Arslan Senki (The Heroic Legend of Arslan) – Ignorance is Bliss
April 7, 2015 Leave a comment
Arslan Senki got off to an interesting start – introducing us to a country resembling medieval Persia. The story deals with some interesting themes revolving around the consequences of slavery on a society, the issues that having an absolute monarch who views ordinary citizens as little more than cattle, and the problems with religious fanaticism and obsession. Through all of this we follow Arslan, the prince of Pars (the country roughly based on medieval Persia) as he tries to understand the world he lives in, and how he, as someone who is supposed to rule must deal with the intricacies of medieval politics and religious beliefs.
As a character Arslan is particularly fascinating, not least because of his utter ignorance of the world outside of his walled enclosure. Like many monarchs and other royalty, his is a world without any real problems, he doesn’t need to worry about his food, clothing, or safety, and he is also ignorant of the world. Much of the first episode follows Arslan as he tries to learn more about the country he is supposed to rule one day, including looking at the darker sides of his society. And as with other medieval societies, Pars is based on a complex social hierarchy that uses slaves captured on military campaigns to do the dirtiest, and most dangerous jobs. Watching the prince walk through the market and try to talk to newly captured slaves, treating them as humans when they would sooner kill him than listen to a simple conversation is fascinating. Arslan’s indifference, and ignorance of the slave system might appear to be shocking, even horrible to people now, but in the context of the series world it makes sense. To him the presence of slaves is merely a fact of life; something he has grown up with in the background, that he doesn’t question the act of slavery (at least at first) also demonstrates how little he understands of the world.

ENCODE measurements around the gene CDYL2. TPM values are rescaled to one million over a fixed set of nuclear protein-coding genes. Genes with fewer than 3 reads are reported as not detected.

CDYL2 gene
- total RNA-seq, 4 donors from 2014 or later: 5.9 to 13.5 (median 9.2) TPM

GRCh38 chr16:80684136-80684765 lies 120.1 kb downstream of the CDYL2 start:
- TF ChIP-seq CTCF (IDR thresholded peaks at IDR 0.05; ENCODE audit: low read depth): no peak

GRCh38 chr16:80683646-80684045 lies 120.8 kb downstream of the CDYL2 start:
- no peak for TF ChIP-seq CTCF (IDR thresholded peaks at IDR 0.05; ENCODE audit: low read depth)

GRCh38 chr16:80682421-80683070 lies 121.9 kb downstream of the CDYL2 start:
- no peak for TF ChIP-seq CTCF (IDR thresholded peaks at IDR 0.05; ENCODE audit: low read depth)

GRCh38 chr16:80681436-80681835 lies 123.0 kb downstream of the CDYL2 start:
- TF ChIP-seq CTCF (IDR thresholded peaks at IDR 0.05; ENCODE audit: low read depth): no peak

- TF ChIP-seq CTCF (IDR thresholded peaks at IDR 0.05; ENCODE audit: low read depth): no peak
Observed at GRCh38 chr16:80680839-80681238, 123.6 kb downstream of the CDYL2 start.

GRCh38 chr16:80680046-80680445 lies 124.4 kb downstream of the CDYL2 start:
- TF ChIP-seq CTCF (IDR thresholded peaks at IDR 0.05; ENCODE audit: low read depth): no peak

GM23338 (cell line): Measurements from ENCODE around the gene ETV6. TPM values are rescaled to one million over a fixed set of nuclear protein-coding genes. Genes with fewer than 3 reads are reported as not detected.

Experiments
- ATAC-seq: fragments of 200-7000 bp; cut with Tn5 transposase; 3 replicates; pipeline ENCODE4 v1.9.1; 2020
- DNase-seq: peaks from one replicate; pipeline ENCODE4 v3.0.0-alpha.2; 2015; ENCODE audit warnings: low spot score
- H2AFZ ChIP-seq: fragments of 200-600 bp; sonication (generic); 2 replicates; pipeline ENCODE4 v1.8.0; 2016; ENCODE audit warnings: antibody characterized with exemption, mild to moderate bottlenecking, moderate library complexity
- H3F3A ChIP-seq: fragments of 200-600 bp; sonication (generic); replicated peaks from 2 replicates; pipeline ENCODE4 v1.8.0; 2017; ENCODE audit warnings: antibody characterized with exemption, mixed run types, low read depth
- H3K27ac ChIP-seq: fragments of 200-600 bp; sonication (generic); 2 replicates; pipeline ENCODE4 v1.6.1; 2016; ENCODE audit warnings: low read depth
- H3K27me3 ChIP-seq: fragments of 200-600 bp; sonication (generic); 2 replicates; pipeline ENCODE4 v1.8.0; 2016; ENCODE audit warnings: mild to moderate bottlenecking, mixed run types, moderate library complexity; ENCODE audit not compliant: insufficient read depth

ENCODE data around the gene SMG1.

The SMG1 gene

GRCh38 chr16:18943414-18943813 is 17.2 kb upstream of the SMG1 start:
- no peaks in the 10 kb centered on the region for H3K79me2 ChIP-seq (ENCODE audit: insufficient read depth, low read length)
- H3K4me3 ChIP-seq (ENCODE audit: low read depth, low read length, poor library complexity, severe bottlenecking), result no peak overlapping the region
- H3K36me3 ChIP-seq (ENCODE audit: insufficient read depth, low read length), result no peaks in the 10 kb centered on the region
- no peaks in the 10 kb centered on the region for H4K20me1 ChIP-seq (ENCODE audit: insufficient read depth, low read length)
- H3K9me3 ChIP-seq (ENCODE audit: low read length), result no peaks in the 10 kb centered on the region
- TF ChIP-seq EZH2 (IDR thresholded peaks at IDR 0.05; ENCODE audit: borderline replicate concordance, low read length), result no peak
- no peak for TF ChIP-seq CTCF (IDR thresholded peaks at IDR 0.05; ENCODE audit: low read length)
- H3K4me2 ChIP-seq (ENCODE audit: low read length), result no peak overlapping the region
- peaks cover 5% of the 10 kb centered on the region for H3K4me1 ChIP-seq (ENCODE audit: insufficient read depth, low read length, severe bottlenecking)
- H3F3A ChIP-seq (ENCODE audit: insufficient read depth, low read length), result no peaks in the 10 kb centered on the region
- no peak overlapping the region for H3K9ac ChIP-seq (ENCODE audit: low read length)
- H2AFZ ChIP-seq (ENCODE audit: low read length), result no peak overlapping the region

When talking to the slave who kidnaps him, Arlsan extols the virtues of Pars, and how wonderful a life a Pars slave has, suggesting that somehow they live a better life than if they were free. The conviction in his voice is a direct consequence of his upbringing, and the belief that to be a slave is honourable, alongside his lack of knowledge to do with the wider world around him. That he wishes to learn about his world and has a curious and inquisitive mind is to be commended, especially given the distinct possibility that others in his position may have simply upheld the status quo without any thought of change. Of course he is not the only one ignorant of the world around him, and his capture is as guilty of that as he is. He talks about every bodies right to be free, which is certainly correct, and yet follows up such a comment by extolling the virtues of the Lustinian god as the one true god. Anyone who has even the most minor knowledge of history should know the dangerous of religious fundamentalism (well, we have the effects of that in plain view at the moment), it can justify any cause, and cause great harm.
Christian kings rallied to the cause of Pope Urban II during the first crusade, and subsequent crusades to drive out the infidels and unbelievers and reclaim territory that they considered rightfully theirs. This may be a somewhat brief description of a far more complex set of political and military aims with religion used as a justification for their outcomes, but it serves to illustrate the importance of religion as a means of driving conquest. That the kidnapper truly believes in the power of his god, along with the notion that everyone is free, but only those who believe in the one true god can remain free further emphasises his ignorance of the wider world. Ultimately they are both ignorant, and perhaps oblivious of the world outside of their own walled enclosure (one physical, the other religious), but, whereas the slave eventually escapes to rejoin his army, still firmly believing in his ideals, Arslan is left with many questions about his country, the slave system, and what his place is in such a vast world.
What this first episode did was introduce an interesting and vast world that mirrors medieval Persia, with elements of the crusades. Arlsan is an interesting character because despite his ignorance, he wishes to learn more about the world, and perhaps even change it. His father and mother are rather curious though as they appear to be entirely indifferent to his existence, something that isn’t entirely expected given his position as heir to the throne and their only son. That does not mean I expected a loving family, such things rarely exist within these sorts of stories, but the cold indifference of his mother, and the way his father entirely ignores his existence intrigues me.